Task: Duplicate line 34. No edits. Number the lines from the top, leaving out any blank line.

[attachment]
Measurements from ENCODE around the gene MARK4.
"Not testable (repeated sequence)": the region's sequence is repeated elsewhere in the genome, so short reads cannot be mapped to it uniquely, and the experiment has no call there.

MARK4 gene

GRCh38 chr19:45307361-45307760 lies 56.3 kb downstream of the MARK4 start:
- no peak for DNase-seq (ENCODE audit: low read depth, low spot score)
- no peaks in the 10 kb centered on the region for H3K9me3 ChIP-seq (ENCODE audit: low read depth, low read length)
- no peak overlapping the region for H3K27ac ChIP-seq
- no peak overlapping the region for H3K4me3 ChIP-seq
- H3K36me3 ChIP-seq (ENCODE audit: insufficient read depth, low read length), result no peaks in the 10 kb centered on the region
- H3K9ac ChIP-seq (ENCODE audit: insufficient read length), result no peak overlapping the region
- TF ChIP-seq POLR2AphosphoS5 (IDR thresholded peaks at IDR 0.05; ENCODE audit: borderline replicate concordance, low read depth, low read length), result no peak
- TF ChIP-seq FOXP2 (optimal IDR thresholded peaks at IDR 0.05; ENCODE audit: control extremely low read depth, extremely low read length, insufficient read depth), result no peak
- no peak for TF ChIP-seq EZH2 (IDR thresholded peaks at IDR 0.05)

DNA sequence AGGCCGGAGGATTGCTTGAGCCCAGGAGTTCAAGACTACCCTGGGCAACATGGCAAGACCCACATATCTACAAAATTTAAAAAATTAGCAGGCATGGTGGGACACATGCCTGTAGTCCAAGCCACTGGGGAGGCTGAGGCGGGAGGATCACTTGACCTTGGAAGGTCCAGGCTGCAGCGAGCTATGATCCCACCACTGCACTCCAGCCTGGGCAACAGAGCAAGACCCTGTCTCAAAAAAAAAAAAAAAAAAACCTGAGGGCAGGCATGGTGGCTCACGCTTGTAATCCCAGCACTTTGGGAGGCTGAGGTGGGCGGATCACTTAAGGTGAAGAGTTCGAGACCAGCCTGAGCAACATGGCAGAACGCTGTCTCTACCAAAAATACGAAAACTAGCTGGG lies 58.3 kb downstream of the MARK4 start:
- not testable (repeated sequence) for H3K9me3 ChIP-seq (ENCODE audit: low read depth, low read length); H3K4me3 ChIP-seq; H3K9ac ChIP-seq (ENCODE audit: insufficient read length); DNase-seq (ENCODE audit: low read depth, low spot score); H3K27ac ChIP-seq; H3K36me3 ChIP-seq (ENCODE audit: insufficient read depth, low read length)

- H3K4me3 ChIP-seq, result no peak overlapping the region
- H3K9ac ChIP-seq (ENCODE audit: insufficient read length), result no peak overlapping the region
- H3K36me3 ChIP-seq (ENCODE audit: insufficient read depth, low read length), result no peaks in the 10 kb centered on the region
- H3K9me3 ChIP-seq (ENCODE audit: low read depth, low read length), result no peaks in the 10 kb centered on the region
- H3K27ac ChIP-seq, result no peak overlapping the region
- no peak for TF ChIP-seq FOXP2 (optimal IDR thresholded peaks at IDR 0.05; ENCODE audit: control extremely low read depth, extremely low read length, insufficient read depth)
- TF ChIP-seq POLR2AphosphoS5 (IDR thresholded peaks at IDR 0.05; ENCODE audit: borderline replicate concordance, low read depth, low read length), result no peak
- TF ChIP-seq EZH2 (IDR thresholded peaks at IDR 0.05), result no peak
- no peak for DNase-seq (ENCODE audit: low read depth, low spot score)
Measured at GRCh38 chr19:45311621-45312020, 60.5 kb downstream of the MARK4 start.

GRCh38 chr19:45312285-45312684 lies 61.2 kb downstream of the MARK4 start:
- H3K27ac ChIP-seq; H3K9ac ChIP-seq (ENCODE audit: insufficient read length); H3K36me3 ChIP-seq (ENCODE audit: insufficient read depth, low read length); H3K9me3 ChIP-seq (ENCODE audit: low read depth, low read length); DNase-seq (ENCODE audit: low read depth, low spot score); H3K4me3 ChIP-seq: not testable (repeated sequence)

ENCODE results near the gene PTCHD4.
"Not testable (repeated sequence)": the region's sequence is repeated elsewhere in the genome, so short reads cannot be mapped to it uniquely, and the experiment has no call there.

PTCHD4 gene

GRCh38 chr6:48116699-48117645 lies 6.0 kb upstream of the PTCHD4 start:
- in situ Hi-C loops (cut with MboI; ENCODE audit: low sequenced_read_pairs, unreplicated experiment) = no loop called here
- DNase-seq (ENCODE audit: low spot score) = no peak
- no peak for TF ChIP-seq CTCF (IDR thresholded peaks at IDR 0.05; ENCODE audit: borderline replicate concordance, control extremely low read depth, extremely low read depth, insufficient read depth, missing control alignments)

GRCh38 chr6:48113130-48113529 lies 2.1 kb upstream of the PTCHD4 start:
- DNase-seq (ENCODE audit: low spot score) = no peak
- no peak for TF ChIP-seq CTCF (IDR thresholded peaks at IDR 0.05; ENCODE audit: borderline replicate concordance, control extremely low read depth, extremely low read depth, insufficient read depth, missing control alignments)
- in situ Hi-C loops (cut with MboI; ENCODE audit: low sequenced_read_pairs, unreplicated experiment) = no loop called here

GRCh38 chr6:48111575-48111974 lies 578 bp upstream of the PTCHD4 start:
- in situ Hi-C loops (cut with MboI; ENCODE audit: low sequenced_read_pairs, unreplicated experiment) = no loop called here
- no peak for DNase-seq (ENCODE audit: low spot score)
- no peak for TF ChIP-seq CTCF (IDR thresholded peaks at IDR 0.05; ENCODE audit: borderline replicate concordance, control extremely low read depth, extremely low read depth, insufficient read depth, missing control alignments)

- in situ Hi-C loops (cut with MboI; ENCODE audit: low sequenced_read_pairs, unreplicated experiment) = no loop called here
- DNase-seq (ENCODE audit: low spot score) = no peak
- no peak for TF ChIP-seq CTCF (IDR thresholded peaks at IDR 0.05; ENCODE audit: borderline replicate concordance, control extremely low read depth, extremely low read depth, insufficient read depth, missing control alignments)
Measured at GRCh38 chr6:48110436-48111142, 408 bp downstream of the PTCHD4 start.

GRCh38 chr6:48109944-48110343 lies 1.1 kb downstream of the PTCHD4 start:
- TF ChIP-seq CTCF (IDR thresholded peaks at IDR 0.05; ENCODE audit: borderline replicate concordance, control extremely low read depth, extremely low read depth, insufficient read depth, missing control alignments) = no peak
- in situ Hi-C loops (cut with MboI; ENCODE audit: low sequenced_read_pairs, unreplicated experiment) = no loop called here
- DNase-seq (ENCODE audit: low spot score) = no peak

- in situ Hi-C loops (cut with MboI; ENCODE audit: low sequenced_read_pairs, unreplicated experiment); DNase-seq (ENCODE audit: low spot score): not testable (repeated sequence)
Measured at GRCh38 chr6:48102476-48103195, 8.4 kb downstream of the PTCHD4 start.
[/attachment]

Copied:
- no peak for TF ChIP-seq CTCF (IDR thresholded peaks at IDR 0.05; ENCODE audit: borderline replicate concordance, control extremely low read depth, extremely low read depth, insufficient read depth, missing control alignments)